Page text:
Who should get it: if your business depends on equipment to operate successfully and such equipment has the potential to break down and stall operations, equipment breakdown insurance might be a good idea. A business that operates in a region particularly susceptible to power outages, or in an industry where equipment failures are more common, may also find value in this type of insurance.
Other considerations: product warranties may provide sufficient coverage; however, it is important to understand their terms prior to evaluating the need for equipment breakdown insurance. Another alternative is maintaining access to backup equipment.
Product Liability Insurance
Product liability insurance typically protects the insured from liability for injury or property damage to third parties as a result of an issue with a product the insured manufactures or sells. This type of insurance is often included as part of a CGL insurance policy.
What it covers: typically, injury or property damage sustained by third parties caused by an issue with a product. Issues may include faulty designs, manufacturing defects, damage in transit, faulty repair, or marketing defects such as incorrect safety warnings or instructions. Both business to customer and business to business transactions are typically covered.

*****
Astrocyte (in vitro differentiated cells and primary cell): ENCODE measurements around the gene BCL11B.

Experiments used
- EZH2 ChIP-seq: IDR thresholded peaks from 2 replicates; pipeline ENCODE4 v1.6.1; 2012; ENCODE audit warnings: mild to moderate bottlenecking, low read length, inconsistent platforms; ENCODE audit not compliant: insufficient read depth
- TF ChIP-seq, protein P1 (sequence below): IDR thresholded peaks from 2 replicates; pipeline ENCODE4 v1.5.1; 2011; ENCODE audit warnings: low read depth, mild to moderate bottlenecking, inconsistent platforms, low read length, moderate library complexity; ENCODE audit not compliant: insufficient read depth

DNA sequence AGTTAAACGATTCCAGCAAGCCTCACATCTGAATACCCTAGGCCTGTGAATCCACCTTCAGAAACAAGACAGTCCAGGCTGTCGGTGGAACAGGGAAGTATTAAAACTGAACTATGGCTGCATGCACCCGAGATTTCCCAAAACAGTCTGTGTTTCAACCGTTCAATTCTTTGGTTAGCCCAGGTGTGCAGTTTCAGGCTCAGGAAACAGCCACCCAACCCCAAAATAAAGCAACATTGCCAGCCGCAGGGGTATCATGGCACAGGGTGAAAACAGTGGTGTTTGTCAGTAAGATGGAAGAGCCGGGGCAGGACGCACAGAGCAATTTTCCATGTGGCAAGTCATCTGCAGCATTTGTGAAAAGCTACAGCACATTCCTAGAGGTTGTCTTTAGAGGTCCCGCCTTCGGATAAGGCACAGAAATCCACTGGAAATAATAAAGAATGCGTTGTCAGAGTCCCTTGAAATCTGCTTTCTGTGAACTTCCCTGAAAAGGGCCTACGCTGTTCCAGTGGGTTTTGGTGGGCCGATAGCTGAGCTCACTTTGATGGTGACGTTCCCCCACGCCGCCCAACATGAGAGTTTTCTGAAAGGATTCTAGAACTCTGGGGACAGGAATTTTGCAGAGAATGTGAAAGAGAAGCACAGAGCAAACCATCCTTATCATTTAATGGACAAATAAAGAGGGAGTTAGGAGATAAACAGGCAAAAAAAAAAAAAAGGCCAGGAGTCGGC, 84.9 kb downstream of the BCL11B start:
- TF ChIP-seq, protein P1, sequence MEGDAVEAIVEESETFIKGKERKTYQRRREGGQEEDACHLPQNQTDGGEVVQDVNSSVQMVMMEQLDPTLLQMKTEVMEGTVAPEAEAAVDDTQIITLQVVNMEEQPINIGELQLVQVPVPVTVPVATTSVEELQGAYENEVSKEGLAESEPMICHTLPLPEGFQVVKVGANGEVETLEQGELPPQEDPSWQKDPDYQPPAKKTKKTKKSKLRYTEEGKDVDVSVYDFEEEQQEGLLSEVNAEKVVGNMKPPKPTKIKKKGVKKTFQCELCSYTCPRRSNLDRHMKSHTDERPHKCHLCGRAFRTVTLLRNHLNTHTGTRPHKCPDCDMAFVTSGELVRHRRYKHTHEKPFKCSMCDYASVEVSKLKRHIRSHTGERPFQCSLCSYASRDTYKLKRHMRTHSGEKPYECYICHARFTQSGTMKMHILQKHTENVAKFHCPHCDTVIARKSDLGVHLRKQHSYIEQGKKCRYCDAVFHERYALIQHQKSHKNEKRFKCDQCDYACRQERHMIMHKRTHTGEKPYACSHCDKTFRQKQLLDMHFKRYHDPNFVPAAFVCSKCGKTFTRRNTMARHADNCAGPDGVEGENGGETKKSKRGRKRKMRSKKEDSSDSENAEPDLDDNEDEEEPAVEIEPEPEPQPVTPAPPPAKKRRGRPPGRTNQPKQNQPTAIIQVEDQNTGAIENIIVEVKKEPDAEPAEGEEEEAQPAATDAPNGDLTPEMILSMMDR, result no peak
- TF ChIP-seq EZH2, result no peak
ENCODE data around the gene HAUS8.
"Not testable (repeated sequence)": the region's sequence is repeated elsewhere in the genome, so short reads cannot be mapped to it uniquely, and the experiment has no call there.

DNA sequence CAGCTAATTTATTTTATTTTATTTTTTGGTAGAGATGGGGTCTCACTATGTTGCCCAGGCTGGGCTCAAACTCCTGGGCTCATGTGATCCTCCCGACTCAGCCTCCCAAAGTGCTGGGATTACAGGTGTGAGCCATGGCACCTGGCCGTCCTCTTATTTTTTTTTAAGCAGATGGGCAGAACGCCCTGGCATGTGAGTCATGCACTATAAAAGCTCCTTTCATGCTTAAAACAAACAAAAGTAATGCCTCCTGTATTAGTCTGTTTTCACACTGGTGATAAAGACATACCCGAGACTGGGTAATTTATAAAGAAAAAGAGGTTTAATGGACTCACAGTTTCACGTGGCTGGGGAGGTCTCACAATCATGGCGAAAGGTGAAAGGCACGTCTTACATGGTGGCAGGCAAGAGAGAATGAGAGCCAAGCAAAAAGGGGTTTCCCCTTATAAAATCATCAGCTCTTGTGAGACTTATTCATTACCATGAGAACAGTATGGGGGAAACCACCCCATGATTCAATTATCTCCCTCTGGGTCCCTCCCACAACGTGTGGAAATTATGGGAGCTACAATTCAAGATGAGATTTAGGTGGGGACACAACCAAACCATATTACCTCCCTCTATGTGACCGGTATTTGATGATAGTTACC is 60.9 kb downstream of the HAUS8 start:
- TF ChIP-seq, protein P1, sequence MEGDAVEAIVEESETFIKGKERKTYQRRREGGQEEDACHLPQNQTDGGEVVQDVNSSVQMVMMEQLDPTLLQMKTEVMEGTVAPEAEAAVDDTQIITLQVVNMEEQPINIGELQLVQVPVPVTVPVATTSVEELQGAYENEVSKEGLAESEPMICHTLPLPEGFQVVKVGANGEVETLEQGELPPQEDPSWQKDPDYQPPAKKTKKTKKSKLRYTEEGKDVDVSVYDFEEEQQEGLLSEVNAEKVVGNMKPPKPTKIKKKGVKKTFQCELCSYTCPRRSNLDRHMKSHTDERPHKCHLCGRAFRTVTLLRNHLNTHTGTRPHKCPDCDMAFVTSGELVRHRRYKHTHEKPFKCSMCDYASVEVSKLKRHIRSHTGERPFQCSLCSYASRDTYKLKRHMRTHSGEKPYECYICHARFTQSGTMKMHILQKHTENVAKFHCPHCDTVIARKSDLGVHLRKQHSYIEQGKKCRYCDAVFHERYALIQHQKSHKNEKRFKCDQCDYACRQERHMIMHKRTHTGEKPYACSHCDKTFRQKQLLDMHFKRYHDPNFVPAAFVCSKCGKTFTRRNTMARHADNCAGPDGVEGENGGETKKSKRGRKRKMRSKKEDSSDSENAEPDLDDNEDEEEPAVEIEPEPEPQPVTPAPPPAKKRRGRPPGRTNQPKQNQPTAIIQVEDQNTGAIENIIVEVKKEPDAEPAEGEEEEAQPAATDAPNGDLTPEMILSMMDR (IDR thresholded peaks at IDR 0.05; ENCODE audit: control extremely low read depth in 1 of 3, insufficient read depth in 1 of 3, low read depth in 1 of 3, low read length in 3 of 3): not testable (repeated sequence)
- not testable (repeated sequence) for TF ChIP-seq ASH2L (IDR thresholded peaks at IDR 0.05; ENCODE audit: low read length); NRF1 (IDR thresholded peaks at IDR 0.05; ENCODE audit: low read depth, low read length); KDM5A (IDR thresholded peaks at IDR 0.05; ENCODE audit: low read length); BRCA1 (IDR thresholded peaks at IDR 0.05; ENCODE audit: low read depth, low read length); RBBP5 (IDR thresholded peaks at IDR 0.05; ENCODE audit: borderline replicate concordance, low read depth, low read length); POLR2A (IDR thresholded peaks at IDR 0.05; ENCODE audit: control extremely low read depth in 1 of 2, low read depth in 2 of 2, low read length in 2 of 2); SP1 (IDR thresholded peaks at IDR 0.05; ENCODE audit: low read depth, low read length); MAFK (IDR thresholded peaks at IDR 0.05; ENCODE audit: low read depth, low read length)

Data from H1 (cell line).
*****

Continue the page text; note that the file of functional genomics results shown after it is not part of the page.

Who should get it: any business that provides goods to a customer, or is involved in the design, manufacture, labelling, import, transport, supply, storage, or repair of goods, including food and beverages (e.g. a restaurant), should consider product liability insurance.
Commercial Vehicle Insurance
Commercial vehicle insurance protects a business from liability and expenses stemming from its vehicles.
What it covers: typically, liability for bodily injury resulting from an accident for which the business is at fault, property damage caused by the vehicle, damage to the vehicle whether or not caused by collision, expenses relating to injury to employed drivers and passengers including medical expenses and lost wages, loading and unloading liability when transporting goods or customers, and replacement costs during repairs.
Who should get it: if your business requires the use of a company vehicle, or if a vehicle is owned by your business and used for business needs, such as deliveries or transporting equipment, commercial vehicle insurance is necessary.
Data Breach Insurance
Data breach insurance, or cyber insurance, typically protects businesses from the costs associated with cyber-related security breaches or similar events. New businesses may be more susceptible to attack since they often do not possess the sophisticated security systems of larger companies.
What it covers: typically, expenses incurred from managing the cyberattack, including expenses relating to incident response, data recovery, notifying customers, recovering compromised information, repairing damaged computer systems, public relations services, and associated legal fees. Data breach insurance may also cover any liability for third party privacy breaches.
Who should get it: businesses that rely on technology for their services, provide services in a digital capacity, or collect any type of customer data should consider some form of data breach insurance.